Was it possible? David was touching him in a way he never had. Did he mean what Isaac thought he meant? His heart thumped, and the dark desire that secretly hummed through him day and night rose to a crescendo like the music at the start of the movie. “I want it too,” Isaac whispered. Oh God, he did. He wanted it. He wanted this.
David took a shuddering breath, swiping his thumb across Isaac’s bottom lip. Before he could think better of it, Isaac sucked the calloused pad of David’s thumb into his mouth. David moaned low in his throat, and a warm puff of air feathered across Isaac’s face.
He wasn’t exactly sure how it came to be that David’s thumb was replaced by David’s lips, pressing gently. The world tilted, Isaac’s head so light it might float away. He was certain he had to be back in his bed, with his brother’s snoring about to wake him from this wonderful dream at any moment.
Because he couldn’t possibly be leaning into the solid warmth of David Lantz, feeling David’s arms steal around him, their bodies in a tight embrace as they explored each other. He’d never kissed anyone before, and it wasn’t possible that he was kissing another boy—a man—the scrape of David’s late-day stubble exhilarating against his skin.
Isaac couldn’t be parting his lips and kissing David more deeply, tasting meat and salt and something sweeter than molasses in the next breath. It was impossible that his hands were roaming over David’s back, touching the firm, trembling muscles, wishing there was nothing in between them—that they could rut together flesh on flesh like the animals in the barn.
Impossible! Isaac groaned, his body flowing with something that had to be electricity.
Then he woke, David’s warmth ripped away from him with a gasp. Isaac blinked, waiting for the familiar dark shapes of his bedroom to materialize. But there was no chest of drawers or dark clothing hung from pegs on the wall. He was still standing by the fence at June’s farm, his breath shallow, and his mouth wet.
David stumbled back. “No. I’ve done enough. I can’t do this to you too.” He lurched up the fence and onto Kaffi. “We have to go home. Come on.”
Isaac stared up at him, his mind spinning hopelessly. “Wait.” He shook his head. “David…”
But David wouldn’t look at him. “Isaac, get on. Please.” After a moment, he added, “Please.”
Once Isaac was on the horse’s back, David urged Kaffi onward almost into a gallop, and Isaac bit back a cry as he clutched David’s waist. They thundered across June’s field into the woods, and as they tore around a group of oaks, Isaac lost his balance, terror twisting through him.
David yanked on the reins, but it was too late. Isaac let go so he wouldn’t take David with him as he tumbled to the grass and fallen leaves. The air slammed from his lungs, and he opened his mouth with a silent cry, blinking at the branches arching overhead. A moment later, David’s face was above him, eyes bright, lips parted.
“Isaac!” Kneeling beside him, he cupped Isaac’s cheek. “I’m sorry. I’m sorry! Are you hurt?”
It took a few moments for Isaac to drag in a breath, and he shook his head. A couple of bruises would likely be the extent of it.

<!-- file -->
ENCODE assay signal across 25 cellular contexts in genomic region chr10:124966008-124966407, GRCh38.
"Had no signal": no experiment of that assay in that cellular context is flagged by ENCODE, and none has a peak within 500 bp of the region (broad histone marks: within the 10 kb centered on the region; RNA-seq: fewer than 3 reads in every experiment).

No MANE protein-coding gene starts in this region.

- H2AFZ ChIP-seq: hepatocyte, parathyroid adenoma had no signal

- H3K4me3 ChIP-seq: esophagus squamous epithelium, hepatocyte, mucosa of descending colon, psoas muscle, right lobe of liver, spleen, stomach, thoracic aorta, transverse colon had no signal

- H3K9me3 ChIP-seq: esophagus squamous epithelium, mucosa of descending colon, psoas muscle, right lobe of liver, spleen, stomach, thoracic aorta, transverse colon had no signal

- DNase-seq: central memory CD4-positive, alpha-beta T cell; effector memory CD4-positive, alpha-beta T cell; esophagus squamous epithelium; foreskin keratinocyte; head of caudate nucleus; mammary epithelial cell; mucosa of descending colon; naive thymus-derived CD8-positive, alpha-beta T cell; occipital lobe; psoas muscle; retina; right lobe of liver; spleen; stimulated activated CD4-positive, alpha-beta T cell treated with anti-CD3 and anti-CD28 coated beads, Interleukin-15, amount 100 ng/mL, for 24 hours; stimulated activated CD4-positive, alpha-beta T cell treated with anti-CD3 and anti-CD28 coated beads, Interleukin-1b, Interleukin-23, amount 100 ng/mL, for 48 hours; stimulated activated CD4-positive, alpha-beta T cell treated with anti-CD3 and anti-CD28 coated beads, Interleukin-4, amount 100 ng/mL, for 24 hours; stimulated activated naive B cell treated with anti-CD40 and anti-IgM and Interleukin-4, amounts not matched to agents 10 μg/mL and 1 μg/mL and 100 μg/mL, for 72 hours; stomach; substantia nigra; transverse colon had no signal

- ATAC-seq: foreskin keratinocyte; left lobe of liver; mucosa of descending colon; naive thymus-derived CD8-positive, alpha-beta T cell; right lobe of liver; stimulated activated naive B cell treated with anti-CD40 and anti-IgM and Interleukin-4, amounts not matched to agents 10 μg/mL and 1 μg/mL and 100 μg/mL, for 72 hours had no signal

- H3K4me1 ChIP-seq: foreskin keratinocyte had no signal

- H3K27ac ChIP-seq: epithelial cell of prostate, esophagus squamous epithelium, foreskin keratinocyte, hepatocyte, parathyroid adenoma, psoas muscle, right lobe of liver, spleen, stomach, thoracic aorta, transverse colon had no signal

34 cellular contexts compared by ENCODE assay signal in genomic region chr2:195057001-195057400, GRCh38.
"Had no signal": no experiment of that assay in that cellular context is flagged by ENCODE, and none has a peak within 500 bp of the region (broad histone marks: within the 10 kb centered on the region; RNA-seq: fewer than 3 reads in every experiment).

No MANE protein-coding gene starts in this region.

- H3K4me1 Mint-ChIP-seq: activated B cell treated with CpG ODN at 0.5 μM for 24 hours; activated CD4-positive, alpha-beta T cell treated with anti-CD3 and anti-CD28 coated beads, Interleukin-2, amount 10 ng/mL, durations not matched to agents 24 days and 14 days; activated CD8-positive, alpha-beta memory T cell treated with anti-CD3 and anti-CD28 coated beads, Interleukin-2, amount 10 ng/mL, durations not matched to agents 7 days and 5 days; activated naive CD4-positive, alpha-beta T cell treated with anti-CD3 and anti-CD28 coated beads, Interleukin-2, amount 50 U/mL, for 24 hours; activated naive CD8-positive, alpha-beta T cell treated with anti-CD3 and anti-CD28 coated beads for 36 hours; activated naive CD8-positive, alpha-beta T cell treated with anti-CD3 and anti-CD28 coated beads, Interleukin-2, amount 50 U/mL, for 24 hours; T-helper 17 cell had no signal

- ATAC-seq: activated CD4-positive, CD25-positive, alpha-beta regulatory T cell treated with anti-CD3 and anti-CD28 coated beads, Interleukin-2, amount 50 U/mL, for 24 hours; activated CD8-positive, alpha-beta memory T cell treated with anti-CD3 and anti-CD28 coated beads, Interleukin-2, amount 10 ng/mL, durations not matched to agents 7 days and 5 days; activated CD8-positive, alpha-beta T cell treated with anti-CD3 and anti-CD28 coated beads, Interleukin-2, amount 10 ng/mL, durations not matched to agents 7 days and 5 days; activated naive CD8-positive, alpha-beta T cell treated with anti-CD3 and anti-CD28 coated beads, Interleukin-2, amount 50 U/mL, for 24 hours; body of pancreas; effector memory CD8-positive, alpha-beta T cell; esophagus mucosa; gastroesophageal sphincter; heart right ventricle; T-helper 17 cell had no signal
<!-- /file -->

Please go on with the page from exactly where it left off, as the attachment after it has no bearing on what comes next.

“Are you sure?” David ran his hands over Isaac’s limbs, pushing and prodding. “Did you hit your head? I’m so sorry.”
“No,” Isaac croaked. He took a long, deep breath. “I’m all right. I swear.”
“Thank you, Lord.” David leaned over him and pressed a kiss to Isaac’s forehead. “If you were hurt, I don’t know what I’d—” He inhaled sharply. “And it was because of me.” He shook his head. “Can you forgive me?”
“Of course.” Isaac reached up and brushed back David’s hair.
His face was creased with misery. “You should run far away from me, Isaac. I’ll drag you down. Lead you to temptation.”
Isaac considered his choice—the first he’d truly had in as long as he could remember. It was easy, really. With another deep breath, he tightened his fingers in David’s hair and pulled his head down. “I’m already there,” he whispered.
When two young Amish men find love, will they risk losing everything?
In a world where every detail of life—down to the width of a hat brim—is dictated by God and the all-powerful rules of the community, two men dare to imagine a different way. At 18, Isaac Byler knows little outside the strict Amish settlement of Zebulon, Minnesota, where there is no rumspringa for exploration beyond the boundaries of their insular world. Isaac knows he’ll have to officially join the church and find a wife before too long, but he yearns for something else—something he can’t name.
Dark tragedy has left carpenter David Lantz alone to support his mother and sisters, and he can’t put off joining the church any longer. But when he takes on Isaac as an apprentice, their attraction grows amid the sweat and sawdust. David shares his sinful secrets, and he and Isaac struggle to reconcile their shocking desires with their commitment to faith, family and community.
Now that they’ve found each other, are they willing to lose it all?
After writing for years yet never really finding the right inspiration, Keira discovered her voice in gay romance, which has become a passion. She writes contemporary, historical, paranormal and fantasy fiction, and—although she loves delicious angst along the way—Keira firmly believes in happy endings. For as Oscar Wilde once said, “The good ended happily, and the bad unhappily. That is what fiction means.” You can find out more about Keira and her books at her website, and on Facebook and Twitter.
Keira has brought three ebooks from her back list to give away to three lucky readers! Just leave a comment at the end of the post to enter. The contest ends on Saturday, September 6th at 11:59 pm EST.